I was not familiar with director Blitz Bazawule going into this film, but I must say that I am impressed by his work here, especially with how he integrates the musical numbers into the film. Some moments are more in line with what you would see in a traditional musical, while others have an almost music video feel to them. The ones that fall into the latter category are particularly interesting, as they allow Bazawule to play with the visual landscape of the film, and to take some creative risks. At best, these moments are stunning, and enhance what we are seeing and feeling in that specific scene, and at worst, they feel a tad artificial and disrupt the flow of the film a little. To be fair, translating musical numbers from stage to screen is always a tough job, but despite a few quibbles here and there, it largely succeeds when it comes to the major numbers. A few standouts include the big opening number, Mysterious Ways, the sensual showstopper Push Da Button, and the empowering ballad I'm Here, which is one of the best parts of the whole film. Bazawule has an intriguing visual style, and it is so well-suited to both the film's story and the musical numbers. He definitely knows how to direct a musical, and I hope he gets the chance to make another one in the future.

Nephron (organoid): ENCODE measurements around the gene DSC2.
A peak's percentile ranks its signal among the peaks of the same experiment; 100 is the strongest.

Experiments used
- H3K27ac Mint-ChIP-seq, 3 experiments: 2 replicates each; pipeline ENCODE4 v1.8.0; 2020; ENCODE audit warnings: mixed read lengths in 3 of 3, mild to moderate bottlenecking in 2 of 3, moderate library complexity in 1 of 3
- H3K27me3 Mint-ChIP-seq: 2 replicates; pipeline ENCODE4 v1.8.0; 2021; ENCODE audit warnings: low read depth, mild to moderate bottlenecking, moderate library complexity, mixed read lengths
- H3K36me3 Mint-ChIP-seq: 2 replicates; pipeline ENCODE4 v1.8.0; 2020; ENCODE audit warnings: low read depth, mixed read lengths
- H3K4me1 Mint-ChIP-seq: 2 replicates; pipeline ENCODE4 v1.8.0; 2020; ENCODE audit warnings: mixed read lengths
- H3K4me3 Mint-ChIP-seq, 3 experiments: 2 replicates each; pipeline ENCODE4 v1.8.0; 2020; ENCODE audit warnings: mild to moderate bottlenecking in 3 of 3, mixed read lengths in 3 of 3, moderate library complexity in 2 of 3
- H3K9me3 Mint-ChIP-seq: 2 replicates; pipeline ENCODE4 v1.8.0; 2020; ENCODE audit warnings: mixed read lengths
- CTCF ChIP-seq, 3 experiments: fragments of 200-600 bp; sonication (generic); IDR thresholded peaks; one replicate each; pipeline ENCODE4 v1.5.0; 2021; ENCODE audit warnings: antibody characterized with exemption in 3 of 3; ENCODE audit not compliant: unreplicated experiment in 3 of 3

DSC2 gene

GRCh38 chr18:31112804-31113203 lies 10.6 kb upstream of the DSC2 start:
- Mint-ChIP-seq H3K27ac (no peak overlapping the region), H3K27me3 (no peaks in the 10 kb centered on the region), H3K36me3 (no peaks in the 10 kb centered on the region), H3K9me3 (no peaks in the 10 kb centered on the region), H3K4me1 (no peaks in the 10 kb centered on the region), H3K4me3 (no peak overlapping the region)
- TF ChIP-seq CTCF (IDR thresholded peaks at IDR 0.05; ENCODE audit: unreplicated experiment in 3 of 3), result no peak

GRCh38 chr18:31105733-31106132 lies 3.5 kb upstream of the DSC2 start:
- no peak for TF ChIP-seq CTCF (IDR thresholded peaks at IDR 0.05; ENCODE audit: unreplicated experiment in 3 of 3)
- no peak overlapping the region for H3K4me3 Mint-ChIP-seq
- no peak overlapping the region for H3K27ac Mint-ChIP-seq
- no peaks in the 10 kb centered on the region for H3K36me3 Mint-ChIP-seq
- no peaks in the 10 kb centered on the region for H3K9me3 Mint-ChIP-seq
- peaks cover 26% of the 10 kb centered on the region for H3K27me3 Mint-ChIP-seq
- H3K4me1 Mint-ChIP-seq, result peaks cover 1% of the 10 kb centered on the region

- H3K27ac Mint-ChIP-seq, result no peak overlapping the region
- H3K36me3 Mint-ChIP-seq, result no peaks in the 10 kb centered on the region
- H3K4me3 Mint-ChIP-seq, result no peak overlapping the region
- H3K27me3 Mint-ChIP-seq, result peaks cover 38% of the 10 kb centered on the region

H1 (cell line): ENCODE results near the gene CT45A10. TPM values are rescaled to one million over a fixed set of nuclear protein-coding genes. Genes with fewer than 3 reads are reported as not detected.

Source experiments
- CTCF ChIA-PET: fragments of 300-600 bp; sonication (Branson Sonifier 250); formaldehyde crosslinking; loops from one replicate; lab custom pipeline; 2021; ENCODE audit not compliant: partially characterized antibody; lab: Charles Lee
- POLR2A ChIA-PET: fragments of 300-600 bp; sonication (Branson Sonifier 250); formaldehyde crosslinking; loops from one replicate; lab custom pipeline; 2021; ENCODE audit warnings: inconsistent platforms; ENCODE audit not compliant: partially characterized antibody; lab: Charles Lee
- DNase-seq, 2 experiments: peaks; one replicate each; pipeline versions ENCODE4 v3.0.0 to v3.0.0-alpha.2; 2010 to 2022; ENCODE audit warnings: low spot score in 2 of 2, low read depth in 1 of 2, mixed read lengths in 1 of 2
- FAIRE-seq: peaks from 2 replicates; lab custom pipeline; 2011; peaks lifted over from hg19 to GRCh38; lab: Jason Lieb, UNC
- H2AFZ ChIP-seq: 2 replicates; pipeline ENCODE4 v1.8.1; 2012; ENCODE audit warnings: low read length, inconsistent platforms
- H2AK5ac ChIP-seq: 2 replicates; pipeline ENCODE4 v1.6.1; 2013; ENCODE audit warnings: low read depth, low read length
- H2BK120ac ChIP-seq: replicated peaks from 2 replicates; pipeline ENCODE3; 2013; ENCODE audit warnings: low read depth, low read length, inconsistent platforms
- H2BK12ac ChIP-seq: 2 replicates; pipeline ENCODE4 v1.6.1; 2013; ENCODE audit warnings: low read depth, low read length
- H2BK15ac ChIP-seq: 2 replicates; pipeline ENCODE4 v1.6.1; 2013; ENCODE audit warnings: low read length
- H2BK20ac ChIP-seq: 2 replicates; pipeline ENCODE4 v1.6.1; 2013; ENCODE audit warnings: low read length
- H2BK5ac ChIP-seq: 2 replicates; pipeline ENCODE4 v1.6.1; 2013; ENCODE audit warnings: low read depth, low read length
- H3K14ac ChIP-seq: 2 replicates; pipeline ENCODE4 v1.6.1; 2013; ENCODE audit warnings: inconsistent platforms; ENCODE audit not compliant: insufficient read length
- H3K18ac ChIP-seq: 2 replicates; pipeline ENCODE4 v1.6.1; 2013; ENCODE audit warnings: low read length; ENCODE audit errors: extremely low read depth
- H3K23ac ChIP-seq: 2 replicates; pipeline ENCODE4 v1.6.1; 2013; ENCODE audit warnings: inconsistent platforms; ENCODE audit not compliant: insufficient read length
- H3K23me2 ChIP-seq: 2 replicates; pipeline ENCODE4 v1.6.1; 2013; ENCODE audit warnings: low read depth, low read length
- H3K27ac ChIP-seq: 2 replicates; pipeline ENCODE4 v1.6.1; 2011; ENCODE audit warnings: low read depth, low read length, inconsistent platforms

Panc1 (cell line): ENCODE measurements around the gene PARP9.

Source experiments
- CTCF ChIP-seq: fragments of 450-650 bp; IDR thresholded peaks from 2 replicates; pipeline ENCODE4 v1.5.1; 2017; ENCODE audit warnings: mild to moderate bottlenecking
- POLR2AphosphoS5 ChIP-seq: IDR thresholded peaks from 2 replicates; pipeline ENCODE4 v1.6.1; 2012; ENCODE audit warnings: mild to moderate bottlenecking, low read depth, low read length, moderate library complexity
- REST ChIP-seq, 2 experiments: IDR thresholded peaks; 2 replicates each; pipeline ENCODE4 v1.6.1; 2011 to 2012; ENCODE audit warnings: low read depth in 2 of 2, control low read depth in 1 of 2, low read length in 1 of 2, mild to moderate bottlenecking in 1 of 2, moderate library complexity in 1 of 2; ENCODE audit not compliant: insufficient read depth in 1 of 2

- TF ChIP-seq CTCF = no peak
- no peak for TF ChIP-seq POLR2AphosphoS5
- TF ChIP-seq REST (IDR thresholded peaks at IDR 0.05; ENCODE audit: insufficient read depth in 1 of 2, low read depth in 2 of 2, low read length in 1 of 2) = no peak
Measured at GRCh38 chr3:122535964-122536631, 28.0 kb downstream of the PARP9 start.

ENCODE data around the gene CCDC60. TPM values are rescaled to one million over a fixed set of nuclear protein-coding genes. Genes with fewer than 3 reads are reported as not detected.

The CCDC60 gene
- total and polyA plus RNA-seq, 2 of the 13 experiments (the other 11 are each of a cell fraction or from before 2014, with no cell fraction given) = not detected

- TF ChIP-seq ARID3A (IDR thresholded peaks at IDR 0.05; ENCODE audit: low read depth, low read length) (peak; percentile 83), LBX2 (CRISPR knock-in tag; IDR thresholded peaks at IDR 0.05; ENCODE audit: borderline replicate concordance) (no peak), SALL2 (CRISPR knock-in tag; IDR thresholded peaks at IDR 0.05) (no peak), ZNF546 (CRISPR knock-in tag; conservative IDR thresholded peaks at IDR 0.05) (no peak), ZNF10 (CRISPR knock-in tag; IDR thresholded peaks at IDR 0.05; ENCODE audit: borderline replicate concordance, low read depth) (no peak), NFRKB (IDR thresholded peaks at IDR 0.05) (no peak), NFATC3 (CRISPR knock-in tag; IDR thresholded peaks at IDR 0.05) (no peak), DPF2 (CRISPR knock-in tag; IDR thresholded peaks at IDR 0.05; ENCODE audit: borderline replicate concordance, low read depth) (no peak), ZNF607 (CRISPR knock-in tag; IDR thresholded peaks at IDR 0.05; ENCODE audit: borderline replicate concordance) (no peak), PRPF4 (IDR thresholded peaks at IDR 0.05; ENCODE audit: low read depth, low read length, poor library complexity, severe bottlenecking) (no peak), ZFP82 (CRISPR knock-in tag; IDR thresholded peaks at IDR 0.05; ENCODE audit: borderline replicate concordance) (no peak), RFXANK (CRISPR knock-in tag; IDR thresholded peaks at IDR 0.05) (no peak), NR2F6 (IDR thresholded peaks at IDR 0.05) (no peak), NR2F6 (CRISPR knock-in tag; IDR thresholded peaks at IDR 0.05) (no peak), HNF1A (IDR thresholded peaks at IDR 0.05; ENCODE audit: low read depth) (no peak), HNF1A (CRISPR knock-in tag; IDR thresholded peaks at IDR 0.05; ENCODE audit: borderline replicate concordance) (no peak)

As someone who read the Alice Walker novel in high school, and as someone who loves the 1985 film, I was most curious to see how faithful it is to either of these. I figured this would be more beholden to the stage version, and it is somewhat, but I would argue that this version is more faithful to the book than anything. The new version cuts several songs from the stage show, which is a little frustrating, but doesn't take away too much from the film's general momentum. Narratively, it mostly sticks to the book, with a few changes here and there to either embellish or streamline certain details. I will say that my biggest issue lies in the back half of the film, as the first half is so strong and fleshed out, while the rest is a bit rushed. It at least hits the important beats of the original story, but I kind of wished it would have taken a little more time to let certain moments sink in a little more at the very least. The true saving graces of the back half are the I'm Here number, and the finale, which is so beautifully re-contextualized for this version and ends everything on a powerful and uplifting note. Despite my issues with the second half, the film still manages to be a solid adaptation, and retains so much of what made the original a classic in the first place, while still feeling fresh and new.